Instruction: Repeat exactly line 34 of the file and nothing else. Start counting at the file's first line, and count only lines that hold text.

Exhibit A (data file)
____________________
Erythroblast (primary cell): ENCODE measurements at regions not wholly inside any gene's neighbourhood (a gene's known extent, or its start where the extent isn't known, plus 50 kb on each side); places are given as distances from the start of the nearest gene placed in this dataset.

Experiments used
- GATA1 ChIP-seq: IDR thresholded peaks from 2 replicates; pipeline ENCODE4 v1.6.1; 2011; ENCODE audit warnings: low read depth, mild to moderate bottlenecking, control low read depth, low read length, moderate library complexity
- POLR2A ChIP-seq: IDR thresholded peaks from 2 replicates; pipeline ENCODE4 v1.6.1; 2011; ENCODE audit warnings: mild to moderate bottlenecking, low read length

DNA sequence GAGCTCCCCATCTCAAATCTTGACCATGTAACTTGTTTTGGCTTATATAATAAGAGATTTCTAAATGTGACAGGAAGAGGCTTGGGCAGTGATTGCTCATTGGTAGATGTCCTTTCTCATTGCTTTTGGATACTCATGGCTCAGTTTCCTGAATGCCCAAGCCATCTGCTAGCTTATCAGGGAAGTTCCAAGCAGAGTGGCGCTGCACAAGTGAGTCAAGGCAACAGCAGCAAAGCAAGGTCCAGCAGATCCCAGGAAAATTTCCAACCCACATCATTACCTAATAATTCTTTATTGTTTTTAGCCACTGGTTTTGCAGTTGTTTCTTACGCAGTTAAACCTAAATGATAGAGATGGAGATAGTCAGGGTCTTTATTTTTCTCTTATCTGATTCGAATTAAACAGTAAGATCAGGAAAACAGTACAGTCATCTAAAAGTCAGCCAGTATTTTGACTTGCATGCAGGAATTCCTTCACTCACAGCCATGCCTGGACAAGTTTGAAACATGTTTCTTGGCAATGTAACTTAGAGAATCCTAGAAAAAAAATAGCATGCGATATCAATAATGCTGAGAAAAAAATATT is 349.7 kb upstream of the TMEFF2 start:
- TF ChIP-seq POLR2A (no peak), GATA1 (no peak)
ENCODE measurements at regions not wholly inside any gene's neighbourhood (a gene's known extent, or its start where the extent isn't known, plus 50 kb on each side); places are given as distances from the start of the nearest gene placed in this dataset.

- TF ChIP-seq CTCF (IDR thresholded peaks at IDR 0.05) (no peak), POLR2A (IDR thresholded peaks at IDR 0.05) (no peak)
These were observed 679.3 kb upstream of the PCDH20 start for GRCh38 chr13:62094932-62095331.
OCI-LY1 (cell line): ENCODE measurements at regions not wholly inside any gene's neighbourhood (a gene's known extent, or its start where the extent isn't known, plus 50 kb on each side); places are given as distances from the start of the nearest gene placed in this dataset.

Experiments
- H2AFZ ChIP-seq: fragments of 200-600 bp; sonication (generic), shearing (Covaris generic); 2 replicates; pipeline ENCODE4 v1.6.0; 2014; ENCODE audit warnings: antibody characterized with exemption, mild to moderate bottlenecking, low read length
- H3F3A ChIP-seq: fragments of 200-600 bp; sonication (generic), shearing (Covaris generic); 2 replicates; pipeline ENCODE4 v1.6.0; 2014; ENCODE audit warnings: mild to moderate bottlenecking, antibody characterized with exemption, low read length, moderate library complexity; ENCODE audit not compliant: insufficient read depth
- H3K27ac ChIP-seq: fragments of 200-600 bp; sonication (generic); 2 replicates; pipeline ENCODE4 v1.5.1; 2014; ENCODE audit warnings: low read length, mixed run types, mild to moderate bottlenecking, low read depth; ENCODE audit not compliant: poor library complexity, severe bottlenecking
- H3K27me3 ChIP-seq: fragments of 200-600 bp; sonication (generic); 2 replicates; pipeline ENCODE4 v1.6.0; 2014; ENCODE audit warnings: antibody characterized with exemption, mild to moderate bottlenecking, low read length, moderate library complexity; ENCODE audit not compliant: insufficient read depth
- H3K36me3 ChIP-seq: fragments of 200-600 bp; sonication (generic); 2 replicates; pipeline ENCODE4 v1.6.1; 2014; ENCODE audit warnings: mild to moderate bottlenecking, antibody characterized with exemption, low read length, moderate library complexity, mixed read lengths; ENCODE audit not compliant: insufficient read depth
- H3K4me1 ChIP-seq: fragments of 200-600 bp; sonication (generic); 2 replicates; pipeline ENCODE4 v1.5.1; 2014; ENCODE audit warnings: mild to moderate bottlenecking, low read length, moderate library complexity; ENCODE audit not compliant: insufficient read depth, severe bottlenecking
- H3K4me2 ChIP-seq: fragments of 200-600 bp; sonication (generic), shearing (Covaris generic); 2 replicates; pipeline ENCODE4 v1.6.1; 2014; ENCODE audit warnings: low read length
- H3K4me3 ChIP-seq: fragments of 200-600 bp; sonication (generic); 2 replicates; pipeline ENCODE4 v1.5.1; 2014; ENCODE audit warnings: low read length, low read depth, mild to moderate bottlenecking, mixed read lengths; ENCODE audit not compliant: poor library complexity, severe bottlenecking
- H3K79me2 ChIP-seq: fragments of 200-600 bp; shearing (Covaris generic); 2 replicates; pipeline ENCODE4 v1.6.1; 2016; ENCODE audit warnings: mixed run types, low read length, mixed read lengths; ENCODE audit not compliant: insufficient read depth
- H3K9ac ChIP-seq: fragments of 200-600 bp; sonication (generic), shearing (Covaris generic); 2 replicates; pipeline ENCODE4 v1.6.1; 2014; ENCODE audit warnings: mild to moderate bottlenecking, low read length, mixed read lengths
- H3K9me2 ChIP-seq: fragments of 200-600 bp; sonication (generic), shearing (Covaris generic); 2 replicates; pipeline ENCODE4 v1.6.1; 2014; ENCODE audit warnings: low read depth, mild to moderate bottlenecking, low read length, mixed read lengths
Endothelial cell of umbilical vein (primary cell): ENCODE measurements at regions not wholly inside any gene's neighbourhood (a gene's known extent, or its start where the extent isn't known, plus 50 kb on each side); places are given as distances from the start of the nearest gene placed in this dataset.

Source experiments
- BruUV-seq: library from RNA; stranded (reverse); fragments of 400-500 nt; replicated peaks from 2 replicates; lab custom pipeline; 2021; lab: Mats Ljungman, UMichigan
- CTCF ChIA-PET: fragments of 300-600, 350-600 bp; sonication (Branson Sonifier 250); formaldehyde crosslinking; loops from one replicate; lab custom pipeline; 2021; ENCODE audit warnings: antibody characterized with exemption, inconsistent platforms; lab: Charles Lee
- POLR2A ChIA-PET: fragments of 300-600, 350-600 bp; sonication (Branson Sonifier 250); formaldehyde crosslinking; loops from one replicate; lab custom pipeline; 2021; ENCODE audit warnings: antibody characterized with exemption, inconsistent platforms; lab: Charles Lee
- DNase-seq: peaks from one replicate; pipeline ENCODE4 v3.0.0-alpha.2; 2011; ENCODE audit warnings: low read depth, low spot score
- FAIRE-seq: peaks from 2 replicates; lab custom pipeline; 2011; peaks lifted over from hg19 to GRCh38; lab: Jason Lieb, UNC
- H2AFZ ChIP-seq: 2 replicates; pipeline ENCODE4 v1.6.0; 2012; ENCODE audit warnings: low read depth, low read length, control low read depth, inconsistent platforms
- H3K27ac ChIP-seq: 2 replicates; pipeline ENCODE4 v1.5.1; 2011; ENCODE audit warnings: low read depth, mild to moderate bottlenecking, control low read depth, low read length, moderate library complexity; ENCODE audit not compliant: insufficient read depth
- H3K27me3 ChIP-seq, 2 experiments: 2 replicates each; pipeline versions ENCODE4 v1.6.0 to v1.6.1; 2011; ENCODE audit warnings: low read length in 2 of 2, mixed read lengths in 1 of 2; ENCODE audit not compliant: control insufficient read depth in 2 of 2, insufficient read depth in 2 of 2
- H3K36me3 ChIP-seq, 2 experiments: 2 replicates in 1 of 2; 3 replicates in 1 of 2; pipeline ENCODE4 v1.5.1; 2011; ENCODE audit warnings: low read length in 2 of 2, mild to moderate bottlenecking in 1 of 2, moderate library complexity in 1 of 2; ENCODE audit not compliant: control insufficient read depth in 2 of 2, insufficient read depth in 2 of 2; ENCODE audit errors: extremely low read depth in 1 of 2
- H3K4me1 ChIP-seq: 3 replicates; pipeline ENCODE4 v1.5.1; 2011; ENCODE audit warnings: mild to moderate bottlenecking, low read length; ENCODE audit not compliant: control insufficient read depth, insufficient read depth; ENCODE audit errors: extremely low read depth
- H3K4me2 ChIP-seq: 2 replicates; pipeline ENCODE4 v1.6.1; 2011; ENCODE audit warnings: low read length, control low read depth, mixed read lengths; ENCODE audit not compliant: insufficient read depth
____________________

- H3K4me1 ChIP-seq: 3 replicates; pipeline ENCODE4 v1.5.1; 2011; ENCODE audit warnings: mild to moderate bottlenecking, low read length; ENCODE audit not compliant: control insufficient read depth, insufficient read depth; ENCODE audit errors: extremely low read depth